We’ve all known someone in our lives who thought gaming was an inexcusable waste of time – or at least, I suspect most of us have.
For some of us, that person might even be us – or at least part of us. Bravetank’s back today, and she’s doing what she does best – writing a tremendously brave, honest post exploring the psychological side of gaming. Today, she’s talking about something that I think will resonate with a lot of people – the guilt of playing rather than doing something ‘productive’ –
“I’ve been really enjoying WoW lately but with that comes all the old guilt again. I work really hard at my job but cannot escape the guilt I feel at coming home and, after having some food, going on WoW to relax. The more I enjoy it – the guiltier I feel. I think I was happier having all the bad runs and aggro (literally and metaphorically). Perhaps that made it seem more like a job! The more I’ve enjoyed playing and gaining achievement, mounts, levelling, seeing new dungeons (I’ve discovered I haven’t done half the Burning Crusade dungeons- went in Magister’s Terrace for the first time yesterday) then the more guilty I’ve become.
And I don’t want to be. This is something both my husband & I enjoy, but I also have time for family, reading, exercise, my dog etc. And as I’ve said I work very hard (see I must convince you of that fact or that’ll be another three hours of stress) and I’m totally committed to my job. So why am I guilty about something that gives me pleasure? Would I feel the same if this was a more “conventional” hobby? I don’t know. “
I’m reasonably sure, based on private conversations, that this issue affects a lot of people, and I’d like to commend Bravetank for being so open in talking about how it affects her. We’re conditioned as a society to feel guilt about not working “hard” enough, even when there’s solid science out there to show that optimal working hours are far less than most people think. And perhaps this is why many of us can turn MMORPGs into a job themselves, with dailies, schedules, grinding, and so on.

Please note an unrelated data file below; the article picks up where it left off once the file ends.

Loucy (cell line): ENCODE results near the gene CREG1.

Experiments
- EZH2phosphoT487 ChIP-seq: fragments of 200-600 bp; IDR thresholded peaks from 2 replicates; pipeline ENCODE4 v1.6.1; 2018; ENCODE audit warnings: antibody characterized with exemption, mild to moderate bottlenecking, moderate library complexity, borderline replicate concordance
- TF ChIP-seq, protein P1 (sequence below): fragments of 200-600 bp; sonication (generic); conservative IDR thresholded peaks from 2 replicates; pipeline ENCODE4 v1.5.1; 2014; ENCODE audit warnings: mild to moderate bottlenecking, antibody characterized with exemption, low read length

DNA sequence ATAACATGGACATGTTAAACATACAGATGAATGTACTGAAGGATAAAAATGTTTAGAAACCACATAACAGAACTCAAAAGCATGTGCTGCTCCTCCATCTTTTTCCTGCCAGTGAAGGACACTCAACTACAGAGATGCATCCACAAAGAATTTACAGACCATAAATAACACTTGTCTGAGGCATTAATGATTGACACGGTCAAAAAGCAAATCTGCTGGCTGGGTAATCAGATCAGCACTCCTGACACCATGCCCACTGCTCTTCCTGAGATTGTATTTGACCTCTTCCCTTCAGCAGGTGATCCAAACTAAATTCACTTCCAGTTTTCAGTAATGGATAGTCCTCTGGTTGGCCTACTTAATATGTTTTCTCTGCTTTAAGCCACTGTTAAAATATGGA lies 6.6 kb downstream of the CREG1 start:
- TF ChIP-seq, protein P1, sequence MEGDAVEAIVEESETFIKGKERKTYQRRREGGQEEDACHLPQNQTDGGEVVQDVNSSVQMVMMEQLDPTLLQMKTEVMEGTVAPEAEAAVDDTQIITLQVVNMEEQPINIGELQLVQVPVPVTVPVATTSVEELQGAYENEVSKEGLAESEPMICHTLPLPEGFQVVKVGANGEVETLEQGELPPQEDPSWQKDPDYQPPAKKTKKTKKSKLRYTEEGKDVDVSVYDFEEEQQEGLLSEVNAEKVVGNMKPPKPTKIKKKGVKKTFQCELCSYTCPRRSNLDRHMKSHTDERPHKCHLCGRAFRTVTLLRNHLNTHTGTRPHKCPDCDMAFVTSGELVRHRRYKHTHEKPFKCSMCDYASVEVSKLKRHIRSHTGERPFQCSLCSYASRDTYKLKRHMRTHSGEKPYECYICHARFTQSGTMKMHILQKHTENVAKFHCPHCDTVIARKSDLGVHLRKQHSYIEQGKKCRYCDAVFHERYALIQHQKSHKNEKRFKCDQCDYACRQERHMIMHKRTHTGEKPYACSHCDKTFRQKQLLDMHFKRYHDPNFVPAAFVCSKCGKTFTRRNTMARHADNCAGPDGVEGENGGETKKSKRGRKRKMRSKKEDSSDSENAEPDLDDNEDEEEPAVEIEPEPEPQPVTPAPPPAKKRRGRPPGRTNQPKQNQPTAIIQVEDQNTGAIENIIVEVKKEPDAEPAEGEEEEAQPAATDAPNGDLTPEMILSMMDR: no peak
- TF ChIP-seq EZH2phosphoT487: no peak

(Or perhaps that’s one of the reasons why they’re so popular – because they can feel like a productivity simulator?)
At the same time, Brian “Psychochild” Green writes on the same topic today, and arguing that we desperately need to be ‘unproductive’ sometimes –
“As much as it would be awesome if we could be 110% productive all the time, our brains don’t work like that. A lot of research into learning and memory shows that we need sleep in order to better form memories. Introverts (which make up a sizable portion of creative types and programmers) get re-energized when we’re off on our own; so, if you do something that requires a lot of interaction with others, you might need to get away for a bit.
Also, our brains don’t automatically shut off if we are doing something else; I’m sure many people here have had the experience of our minds solving a difficult problem when we’ve moved on to something else. Sometimes doing something else that simulates the mind gets you unconsciously thinking about a problem in a different way. Games like RPGs tend to encourage problem solving and exploration, so it can put us in the right frame of mind. “
This is a sensible, well-argued post, and one that’s very timely. Brian also goes into some ways to tell if you’re gaming too much, or if it’s not having a positive effect on your life, which are also valuable. I’d perhaps have liked to see a few links to the science he references (hint – read Slack and Peopleware), but nonetheless, it’s a damn good thing to have someone reminding us that taking time out to play games isn’t just OK, it’s actively good for us.
Do you ever feel guilty about playing MMORPGs?